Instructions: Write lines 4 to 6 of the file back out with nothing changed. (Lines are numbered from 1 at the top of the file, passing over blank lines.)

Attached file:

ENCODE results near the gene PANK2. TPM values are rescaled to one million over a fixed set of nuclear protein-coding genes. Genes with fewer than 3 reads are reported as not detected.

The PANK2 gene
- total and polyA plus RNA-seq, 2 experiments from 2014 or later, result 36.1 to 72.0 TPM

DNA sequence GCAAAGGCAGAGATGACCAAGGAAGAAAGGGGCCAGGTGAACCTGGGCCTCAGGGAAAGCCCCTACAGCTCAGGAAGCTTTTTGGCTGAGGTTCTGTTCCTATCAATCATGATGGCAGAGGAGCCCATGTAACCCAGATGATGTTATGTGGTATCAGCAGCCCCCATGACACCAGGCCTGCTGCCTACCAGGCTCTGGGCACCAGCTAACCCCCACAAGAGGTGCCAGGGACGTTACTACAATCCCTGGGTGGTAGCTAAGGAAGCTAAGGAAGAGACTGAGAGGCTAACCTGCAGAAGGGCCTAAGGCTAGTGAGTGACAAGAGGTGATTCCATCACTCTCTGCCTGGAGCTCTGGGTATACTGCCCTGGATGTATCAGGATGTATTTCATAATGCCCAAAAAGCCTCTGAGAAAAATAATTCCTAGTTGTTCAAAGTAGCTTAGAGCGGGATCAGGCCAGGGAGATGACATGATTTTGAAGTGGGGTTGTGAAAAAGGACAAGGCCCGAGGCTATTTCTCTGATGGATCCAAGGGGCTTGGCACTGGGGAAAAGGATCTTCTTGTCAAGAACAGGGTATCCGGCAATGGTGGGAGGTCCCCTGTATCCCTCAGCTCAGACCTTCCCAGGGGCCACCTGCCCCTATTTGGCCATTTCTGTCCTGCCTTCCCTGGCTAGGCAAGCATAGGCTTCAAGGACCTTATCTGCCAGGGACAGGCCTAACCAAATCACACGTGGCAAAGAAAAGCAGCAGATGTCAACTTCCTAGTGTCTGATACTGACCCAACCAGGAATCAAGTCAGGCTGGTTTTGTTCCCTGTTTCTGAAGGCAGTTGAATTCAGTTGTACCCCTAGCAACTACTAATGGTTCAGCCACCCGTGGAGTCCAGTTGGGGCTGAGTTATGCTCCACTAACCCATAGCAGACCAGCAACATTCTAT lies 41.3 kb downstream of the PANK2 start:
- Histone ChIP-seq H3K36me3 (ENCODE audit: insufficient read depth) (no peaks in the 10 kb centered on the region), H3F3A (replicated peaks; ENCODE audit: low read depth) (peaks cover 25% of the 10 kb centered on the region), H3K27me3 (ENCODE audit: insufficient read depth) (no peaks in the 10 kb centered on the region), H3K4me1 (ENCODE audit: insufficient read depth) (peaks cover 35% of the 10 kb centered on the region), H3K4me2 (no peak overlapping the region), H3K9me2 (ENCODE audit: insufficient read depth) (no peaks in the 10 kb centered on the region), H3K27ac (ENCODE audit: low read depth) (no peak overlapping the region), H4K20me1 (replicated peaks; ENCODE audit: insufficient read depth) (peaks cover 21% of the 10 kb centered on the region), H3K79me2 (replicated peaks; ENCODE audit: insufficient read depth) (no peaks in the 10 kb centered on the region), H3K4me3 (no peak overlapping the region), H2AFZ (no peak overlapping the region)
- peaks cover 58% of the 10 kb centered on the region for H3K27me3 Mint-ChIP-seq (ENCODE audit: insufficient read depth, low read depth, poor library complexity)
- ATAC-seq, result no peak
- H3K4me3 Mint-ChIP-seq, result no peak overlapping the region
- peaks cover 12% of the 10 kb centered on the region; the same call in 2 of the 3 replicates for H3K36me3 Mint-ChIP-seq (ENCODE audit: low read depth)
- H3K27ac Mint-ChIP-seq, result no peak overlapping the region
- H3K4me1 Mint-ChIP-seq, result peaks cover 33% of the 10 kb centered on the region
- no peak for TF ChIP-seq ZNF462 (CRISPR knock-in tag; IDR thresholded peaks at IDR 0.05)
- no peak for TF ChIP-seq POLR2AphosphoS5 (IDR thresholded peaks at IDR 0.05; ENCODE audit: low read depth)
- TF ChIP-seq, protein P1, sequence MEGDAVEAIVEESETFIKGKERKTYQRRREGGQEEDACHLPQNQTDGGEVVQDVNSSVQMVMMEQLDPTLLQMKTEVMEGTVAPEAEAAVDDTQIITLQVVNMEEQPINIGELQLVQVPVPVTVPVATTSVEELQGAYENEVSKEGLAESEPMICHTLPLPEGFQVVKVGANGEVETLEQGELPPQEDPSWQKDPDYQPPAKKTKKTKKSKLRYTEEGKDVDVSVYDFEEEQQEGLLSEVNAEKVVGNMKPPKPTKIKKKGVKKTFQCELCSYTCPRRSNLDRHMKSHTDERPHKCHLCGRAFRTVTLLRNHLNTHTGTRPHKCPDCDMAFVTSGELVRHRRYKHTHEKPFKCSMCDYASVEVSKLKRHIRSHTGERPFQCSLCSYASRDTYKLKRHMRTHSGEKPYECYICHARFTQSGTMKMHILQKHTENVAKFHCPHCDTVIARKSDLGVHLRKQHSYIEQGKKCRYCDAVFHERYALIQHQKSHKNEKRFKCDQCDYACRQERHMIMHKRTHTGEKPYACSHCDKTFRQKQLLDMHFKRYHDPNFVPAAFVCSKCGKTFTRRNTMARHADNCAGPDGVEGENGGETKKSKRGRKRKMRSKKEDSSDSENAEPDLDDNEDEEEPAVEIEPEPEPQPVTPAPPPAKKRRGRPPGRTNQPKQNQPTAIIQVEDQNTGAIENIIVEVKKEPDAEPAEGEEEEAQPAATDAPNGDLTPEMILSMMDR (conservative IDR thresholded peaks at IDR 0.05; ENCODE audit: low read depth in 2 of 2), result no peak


DNA sequence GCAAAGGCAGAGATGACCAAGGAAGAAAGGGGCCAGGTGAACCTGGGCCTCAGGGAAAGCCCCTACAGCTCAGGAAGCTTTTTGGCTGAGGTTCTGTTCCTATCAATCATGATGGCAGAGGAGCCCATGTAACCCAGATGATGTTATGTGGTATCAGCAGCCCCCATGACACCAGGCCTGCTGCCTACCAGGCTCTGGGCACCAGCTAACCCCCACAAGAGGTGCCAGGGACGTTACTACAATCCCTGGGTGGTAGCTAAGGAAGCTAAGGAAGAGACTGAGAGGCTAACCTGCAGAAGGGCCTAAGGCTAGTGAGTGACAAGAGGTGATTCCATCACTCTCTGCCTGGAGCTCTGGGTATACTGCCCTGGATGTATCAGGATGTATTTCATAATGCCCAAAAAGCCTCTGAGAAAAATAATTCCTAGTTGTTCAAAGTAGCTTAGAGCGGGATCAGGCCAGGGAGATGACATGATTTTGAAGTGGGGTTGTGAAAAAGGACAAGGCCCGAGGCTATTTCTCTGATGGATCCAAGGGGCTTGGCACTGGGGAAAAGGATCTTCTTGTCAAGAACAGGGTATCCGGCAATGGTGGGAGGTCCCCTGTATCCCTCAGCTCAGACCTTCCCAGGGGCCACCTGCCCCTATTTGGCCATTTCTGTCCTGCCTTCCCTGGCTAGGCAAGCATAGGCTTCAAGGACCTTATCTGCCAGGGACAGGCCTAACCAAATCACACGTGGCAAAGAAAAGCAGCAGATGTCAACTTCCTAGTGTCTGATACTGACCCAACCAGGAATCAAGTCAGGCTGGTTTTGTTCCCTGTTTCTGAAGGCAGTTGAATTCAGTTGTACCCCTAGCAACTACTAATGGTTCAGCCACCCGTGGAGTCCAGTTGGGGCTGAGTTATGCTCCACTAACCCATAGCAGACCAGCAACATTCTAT lies 41.3 kb downstream of the PANK2 start:
- Histone ChIP-seq H3K36me3 (ENCODE audit: insufficient read depth) (no peaks in the 10 kb centered on the region), H3F3A (replicated peaks; ENCODE audit: low read depth) (peaks cover 25% of the 10 kb centered on the region), H3K27me3 (ENCODE audit: insufficient read depth) (no peaks in the 10 kb centered on the region), H3K4me1 (ENCODE audit: insufficient read depth) (peaks cover 35% of the 10 kb centered on the region), H3K4me2 (no peak overlapping the region), H3K9me2 (ENCODE audit: insufficient read depth) (no peaks in the 10 kb centered on the region), H3K27ac (ENCODE audit: low read depth) (no peak overlapping the region), H4K20me1 (replicated peaks; ENCODE audit: insufficient read depth) (peaks cover 21% of the 10 kb centered on the region), H3K79me2 (replicated peaks; ENCODE audit: insufficient read depth) (no peaks in the 10 kb centered on the region), H3K4me3 (no peak overlapping the region), H2AFZ (no peak overlapping the region)
- peaks cover 58% of the 10 kb centered on the region for H3K27me3 Mint-ChIP-seq (ENCODE audit: insufficient read depth, low read depth, poor library complexity)